When you think of drugs that people use recreationally, you might imagine that they’re mostly the sort of thing that make you happy and energetic. If you’re using to have fun or because you’re trying to self-medicate away your problems, it makes sense that you’d want something to make you peppy. It might sound strange, then, that there’s an entire group of commonly abused drugs called depressants. Why would anyone want to take a drug called a depressant, you might be wondering? It turns out that these drugs aren’t quite what they sound. They’re central nervous system depressants, meaning they slow brain activity, and when used properly they’re helpful for anxiety, panic, stress, and sleep disorders. Sedatives, tranquilizers, and hypnotics are all depressants.
Your central nervous system involves the nerves in your brain and spinal cord. Anything that impacts the central nervous system affects awareness, movement, sensations, thoughts, speech, and memory. There are different classes of central nervous system depressants.
Benzodiazepines like diazepam (Valium), clonazepam (Klonopin), alprazolam (Xanax), triazolam (Halcion), and estazolam (Prosom) are primarily used to treat anxiety and insomnia. They can also cause a mild to moderate sense of euphoria, which is why people use them recreationally. These medications are classified by the Drug Enforcement Administration as Schedule IV drugs, meaning they have a low potential for abuse, although the possibility still exists. According to the Royal College of Psychiatrists in the United Kingdom, four out of every ten people who take benzos every day for more than six weeks will become addicted.
Non-Benzodiazepine Sedative Hypnotics, sometimes called Z drugs, have the same effects and risks as benzos, but they have a different chemical structure. Zolpidem (Ambien®), eszopiclone (Lunesta), and zaleplon (Sonata) are some examples of Z drugs. Doctors do not recommend taking nonbenzodiazepine hypnotics for more than 10 consecutive days. People who abuse these drugs are at risk for overdose, and there is some evidence that hypnotic sleeping aids are associated with an increased risk of cancer and mortality. According to one study, even people who take less than 20 pills per year are at a higher risk of death than those who do not take any.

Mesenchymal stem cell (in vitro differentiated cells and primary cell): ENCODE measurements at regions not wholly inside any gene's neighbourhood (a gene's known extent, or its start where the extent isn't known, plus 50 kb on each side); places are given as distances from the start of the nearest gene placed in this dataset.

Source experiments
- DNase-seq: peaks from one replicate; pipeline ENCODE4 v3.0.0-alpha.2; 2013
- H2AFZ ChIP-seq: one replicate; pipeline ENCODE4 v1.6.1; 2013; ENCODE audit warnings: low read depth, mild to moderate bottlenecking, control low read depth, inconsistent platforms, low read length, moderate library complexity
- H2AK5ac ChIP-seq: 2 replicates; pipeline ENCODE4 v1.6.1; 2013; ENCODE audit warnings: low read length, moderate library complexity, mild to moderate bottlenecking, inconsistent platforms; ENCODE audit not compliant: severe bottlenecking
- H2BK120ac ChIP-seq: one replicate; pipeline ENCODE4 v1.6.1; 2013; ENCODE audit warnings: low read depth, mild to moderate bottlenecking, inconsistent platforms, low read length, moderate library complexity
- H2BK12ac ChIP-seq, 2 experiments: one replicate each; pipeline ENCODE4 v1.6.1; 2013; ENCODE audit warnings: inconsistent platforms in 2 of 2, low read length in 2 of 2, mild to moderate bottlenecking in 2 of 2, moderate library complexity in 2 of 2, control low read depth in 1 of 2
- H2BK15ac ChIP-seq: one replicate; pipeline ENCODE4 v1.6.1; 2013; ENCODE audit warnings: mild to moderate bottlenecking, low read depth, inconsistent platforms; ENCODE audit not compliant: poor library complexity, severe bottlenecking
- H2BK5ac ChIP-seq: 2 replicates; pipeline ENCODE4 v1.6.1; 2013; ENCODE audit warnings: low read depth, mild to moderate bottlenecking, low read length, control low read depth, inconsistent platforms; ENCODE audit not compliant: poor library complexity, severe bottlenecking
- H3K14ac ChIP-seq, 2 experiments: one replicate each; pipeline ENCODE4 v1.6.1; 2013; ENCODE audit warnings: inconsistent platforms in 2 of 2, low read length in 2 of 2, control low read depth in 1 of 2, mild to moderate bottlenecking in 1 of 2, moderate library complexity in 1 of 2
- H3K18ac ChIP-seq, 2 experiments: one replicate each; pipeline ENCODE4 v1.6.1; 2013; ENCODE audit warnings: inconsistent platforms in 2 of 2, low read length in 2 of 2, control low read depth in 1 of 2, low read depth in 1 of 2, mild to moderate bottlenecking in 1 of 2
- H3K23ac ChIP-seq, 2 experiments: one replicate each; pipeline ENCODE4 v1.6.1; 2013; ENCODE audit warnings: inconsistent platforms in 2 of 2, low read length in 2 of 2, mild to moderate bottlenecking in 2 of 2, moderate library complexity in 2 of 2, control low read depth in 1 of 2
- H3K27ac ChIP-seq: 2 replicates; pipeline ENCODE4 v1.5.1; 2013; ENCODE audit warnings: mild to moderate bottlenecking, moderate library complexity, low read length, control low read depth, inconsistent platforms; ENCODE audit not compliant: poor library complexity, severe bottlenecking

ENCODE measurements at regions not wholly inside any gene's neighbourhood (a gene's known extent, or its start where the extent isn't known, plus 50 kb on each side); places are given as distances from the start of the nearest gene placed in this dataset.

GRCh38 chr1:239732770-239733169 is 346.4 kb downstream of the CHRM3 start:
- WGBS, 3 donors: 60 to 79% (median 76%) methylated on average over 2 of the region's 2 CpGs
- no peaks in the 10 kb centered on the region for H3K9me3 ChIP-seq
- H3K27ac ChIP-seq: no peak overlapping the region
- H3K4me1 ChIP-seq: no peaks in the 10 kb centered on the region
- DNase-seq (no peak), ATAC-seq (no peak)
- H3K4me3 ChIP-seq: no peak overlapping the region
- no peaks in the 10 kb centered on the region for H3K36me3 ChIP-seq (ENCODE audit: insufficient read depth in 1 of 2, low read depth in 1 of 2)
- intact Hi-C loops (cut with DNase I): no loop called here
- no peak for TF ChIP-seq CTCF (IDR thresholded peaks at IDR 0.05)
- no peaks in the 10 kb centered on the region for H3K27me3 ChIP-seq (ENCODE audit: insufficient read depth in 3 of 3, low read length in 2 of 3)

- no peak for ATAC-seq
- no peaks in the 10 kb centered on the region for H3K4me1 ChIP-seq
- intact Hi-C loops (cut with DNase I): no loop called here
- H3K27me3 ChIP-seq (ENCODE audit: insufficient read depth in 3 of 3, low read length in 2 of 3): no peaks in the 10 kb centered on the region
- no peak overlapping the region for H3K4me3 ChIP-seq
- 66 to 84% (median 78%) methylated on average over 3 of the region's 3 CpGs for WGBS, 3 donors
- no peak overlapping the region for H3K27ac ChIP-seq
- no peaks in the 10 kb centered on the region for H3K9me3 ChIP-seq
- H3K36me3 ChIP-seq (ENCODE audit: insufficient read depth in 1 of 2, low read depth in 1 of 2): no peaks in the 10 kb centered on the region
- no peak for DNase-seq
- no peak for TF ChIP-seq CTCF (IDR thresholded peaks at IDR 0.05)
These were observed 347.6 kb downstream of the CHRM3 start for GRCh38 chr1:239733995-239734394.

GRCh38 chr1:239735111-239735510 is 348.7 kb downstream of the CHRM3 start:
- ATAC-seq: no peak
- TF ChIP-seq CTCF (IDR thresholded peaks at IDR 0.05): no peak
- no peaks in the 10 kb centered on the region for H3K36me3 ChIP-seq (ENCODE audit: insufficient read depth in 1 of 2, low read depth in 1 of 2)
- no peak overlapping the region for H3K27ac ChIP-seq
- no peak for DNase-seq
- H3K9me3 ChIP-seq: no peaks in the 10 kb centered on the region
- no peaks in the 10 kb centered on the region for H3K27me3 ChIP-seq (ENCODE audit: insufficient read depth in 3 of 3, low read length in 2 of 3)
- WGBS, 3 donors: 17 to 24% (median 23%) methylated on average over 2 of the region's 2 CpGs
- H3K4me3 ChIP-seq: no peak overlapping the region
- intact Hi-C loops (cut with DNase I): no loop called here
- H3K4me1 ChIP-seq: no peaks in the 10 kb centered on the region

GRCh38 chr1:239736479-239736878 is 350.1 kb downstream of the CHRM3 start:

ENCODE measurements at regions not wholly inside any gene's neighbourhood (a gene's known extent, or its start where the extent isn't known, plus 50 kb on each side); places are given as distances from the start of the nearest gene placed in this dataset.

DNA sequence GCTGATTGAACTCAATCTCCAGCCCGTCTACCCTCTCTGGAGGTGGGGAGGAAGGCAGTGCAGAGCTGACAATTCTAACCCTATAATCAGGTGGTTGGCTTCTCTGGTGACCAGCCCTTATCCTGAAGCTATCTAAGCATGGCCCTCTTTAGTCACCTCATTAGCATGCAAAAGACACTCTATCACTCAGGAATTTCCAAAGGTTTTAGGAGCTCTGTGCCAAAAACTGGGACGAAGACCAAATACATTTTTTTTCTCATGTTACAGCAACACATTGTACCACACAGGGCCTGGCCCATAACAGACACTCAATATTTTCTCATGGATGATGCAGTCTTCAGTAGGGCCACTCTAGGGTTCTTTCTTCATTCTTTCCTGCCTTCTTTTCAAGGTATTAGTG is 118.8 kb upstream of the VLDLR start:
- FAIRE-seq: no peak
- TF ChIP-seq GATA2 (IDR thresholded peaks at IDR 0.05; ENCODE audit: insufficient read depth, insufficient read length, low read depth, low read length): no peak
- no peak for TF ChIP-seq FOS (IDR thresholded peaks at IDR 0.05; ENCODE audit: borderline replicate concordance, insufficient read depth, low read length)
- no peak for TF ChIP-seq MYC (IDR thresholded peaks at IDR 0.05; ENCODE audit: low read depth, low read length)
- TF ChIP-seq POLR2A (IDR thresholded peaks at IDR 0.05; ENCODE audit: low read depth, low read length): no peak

Barbiturates can treat anxiety, insomnia, and seizures but are now mostly used for general anesthesia and epilepsy and migraine treatments. They have a significant potential for addiction and have largely been replaced by benzos. They can be so deadly at high doses that they’ve been used for euthanasia in animals, physician-assisted suicide, and capital punishment. Some examples of barbiturates are mephobarbital (Mebaral), phenobarbital (Luminal), and pentobarbital sodium (Nembutal).
Taking any central nervous system depressants long term, even according to directions, can lead to tolerance and dependence. When people overdose on these drugs, their breathing can slow or stop, leading to brain damage, coma, or death.
If you or a loved one need help with quitting drugs or alcohol, consider Asana Recovery. We offer medical detox, along with both residential and outpatient programs, and you’ll be supervised by a highly trained staff of medical professionals, counselors, and therapists. Call us any time at (949) 438-4504 to get started.